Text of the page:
Police presence heightened in and around North Union Street due to uptick in crime

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ROCHESTER, N.Y. — While enjoying a summer July night on his front porch on North Union and Kenilworth streets, Luis Perez’s brother Sayyos Rios was shot. He screamed for help and then died in Luis’ arms.

About two weeks later, police announced they will be stationed in that neighborhood. The Rochester Police Department has moved its violence prevention unit from Jefferson Avenue to North Union Street.

Marsha Augustin: With the increased police presence in these neighborhoods and at these corners, what do you think it will do?

Luis Perez: To be honest with you, I am going to be frank, it will definitely put fear in these people that are out there committing these crimes.

Rochester Police Chief David Smith explained the added police presence in these high-crime neighborhoods is part of their comprehensive violence prevention plan.

“We do high visibility patrol, visiting some of our known offenders in this area, doing some custom notifications, doing some outreach,” Smith said.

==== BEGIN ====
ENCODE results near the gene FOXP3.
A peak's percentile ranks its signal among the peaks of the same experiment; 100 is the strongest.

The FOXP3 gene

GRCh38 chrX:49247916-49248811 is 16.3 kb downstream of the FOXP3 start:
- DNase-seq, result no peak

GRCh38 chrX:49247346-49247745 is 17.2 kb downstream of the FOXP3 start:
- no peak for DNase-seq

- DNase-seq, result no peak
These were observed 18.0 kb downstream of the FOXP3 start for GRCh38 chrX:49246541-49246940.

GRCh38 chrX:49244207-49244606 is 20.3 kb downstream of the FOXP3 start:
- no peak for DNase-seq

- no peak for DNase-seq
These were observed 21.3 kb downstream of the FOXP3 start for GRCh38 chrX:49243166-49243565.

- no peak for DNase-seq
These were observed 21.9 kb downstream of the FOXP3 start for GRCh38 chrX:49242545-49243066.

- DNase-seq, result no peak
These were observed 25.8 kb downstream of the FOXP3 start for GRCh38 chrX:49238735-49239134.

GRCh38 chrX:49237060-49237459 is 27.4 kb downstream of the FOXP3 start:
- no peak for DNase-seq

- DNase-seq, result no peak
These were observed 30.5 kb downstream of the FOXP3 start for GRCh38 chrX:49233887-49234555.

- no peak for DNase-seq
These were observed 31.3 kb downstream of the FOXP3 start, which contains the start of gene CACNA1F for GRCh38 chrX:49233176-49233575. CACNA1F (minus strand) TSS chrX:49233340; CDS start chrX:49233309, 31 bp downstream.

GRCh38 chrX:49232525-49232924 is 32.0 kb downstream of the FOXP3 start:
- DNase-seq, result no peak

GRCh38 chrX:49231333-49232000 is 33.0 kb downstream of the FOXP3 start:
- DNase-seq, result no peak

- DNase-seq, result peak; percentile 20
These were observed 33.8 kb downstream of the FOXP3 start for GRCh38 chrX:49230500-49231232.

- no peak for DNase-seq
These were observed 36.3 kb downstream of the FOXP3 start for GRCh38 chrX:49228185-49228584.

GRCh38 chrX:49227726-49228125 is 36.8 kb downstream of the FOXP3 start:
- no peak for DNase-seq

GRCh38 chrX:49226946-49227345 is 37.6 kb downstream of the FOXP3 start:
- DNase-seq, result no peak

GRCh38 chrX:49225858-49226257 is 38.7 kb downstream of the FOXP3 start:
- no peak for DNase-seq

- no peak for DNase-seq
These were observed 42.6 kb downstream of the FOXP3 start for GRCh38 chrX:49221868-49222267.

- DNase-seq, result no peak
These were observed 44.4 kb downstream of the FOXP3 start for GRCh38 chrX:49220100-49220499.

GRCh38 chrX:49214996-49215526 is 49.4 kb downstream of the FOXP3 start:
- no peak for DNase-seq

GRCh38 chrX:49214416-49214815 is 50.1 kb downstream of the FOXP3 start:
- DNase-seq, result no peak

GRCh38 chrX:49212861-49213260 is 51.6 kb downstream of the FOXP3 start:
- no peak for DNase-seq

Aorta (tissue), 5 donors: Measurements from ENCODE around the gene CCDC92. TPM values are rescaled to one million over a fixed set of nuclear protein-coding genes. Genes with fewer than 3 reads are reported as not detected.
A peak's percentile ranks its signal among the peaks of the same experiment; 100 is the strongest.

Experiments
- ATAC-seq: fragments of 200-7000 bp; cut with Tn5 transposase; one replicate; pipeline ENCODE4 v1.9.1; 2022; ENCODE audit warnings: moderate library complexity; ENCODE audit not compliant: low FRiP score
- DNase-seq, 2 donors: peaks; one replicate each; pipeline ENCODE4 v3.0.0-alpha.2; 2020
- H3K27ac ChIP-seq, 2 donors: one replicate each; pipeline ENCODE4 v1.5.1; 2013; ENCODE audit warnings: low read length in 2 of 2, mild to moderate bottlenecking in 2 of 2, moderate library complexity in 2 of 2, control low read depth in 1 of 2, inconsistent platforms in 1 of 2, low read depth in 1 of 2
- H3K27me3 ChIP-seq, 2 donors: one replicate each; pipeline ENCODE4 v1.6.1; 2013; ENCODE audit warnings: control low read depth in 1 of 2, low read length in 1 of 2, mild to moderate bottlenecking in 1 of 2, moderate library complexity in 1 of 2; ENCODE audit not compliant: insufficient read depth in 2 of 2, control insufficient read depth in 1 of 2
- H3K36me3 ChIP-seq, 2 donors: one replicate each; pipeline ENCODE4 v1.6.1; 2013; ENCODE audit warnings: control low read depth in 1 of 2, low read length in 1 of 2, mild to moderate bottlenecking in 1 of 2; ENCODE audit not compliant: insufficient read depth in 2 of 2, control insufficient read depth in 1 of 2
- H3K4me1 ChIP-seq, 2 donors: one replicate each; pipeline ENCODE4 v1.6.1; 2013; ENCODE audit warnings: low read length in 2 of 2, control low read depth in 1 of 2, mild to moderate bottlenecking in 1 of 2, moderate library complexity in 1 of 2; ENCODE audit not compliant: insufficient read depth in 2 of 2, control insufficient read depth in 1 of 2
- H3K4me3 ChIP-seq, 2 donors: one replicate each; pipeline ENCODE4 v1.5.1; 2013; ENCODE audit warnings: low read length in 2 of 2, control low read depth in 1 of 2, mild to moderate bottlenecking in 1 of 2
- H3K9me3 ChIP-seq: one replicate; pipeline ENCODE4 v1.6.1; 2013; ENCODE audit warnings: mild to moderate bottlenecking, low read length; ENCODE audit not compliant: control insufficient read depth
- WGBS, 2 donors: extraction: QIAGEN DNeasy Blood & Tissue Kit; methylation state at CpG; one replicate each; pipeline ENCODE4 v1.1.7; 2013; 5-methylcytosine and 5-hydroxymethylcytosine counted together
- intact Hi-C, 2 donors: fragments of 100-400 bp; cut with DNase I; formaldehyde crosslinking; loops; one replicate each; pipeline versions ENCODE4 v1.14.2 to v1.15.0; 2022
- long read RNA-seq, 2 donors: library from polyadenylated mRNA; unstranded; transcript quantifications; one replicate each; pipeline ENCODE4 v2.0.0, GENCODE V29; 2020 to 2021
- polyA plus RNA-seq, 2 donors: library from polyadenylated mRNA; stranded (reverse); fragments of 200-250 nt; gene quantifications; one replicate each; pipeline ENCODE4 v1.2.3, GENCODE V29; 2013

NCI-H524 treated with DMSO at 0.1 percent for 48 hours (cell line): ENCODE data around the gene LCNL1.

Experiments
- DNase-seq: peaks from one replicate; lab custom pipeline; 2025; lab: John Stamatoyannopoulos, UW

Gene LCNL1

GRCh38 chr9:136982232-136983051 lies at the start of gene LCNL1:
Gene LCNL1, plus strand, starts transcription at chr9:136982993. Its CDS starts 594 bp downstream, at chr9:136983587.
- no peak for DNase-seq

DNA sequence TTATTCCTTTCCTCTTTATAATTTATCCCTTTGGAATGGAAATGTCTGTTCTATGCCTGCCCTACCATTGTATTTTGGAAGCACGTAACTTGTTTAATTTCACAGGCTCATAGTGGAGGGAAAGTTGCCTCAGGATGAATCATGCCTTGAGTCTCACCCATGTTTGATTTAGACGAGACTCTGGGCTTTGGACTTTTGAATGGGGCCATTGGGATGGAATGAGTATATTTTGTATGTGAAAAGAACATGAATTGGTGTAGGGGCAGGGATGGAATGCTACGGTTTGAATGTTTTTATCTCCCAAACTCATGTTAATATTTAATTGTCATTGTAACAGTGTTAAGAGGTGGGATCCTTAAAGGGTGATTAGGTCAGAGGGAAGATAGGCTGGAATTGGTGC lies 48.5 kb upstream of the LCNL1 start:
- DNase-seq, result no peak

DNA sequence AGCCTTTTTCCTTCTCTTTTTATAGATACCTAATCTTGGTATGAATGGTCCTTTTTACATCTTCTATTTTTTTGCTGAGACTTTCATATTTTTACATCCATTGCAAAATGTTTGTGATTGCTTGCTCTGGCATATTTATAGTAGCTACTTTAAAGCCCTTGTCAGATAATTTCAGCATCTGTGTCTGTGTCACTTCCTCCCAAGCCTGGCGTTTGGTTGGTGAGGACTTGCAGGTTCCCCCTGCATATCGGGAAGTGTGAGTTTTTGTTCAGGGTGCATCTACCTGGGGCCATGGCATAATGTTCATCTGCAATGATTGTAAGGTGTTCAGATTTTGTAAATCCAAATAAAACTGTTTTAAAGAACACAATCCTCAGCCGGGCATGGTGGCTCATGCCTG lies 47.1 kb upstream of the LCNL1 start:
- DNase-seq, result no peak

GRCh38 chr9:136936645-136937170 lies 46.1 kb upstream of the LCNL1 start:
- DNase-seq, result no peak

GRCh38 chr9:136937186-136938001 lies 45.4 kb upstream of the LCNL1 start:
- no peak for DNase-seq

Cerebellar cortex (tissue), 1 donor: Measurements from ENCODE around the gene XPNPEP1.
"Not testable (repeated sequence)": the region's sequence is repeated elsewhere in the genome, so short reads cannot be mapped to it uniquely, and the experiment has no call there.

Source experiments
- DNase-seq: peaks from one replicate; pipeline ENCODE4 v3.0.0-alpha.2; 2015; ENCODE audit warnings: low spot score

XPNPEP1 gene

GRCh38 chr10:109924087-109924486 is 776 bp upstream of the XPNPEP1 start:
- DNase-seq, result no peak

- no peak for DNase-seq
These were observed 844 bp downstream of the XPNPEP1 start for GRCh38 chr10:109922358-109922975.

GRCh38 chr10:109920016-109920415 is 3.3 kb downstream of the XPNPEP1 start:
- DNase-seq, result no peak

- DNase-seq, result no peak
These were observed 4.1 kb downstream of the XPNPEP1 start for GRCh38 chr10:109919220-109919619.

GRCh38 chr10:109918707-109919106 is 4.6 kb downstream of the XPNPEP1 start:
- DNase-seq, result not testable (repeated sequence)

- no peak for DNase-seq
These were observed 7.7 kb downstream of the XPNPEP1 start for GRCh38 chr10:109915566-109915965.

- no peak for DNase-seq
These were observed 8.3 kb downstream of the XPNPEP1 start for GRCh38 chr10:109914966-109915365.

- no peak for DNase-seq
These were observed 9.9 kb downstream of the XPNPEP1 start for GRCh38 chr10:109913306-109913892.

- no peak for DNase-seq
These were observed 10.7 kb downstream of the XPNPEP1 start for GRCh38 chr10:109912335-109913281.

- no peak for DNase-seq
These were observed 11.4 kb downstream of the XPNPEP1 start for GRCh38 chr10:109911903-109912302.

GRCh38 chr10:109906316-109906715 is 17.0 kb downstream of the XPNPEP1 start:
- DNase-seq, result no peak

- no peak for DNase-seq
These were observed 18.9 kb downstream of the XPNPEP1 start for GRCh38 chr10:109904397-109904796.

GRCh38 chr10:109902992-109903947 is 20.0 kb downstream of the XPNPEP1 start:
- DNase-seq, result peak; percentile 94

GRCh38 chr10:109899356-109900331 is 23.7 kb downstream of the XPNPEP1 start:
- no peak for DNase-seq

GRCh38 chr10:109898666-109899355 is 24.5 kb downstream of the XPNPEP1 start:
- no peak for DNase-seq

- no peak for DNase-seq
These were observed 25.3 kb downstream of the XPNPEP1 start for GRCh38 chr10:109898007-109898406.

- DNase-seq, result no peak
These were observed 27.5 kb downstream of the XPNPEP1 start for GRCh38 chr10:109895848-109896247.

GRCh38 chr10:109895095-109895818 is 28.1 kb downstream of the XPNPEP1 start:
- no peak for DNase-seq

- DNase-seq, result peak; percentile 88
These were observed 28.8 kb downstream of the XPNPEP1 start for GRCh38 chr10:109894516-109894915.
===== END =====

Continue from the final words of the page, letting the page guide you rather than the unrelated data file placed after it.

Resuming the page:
RPD Captain Sam Lucyshyn wrote the plan for violence prevention and has identified problems in the area.

“It’s based on research to show that it works. It’s in partnership with the community. We are focusing on the areas that are disproportionately affected by gun crime.” Lucyshyn said.

Floyd Jenerette, who has lived in the neighborhood for six years, felt safe coming out for a walk Monday seeing police around. He says he has seen multiple shootings in the neighborhood. He knew Sayyos and believes an added police presence will make criminals think twice.

“For protection because we need them,” Jenerette said. “I see death every day, you know what I mean. It’s so crazy! This world has changed. No police, no order. I believe in order.”

But another neighbor I spoke with doesn’t believe it will make a difference: “It’s just that one corner, everybody just goes to a different corner now.”

So how does the RPD decide when it’s time to move to another neighborhood? The chief says he doesn’t put a timeline on these things; he looks at it on a case-by-case basis. With staffing challenges, part of this detail involves using some officers from the Community Affairs Bureau, as well as officers putting in overtime.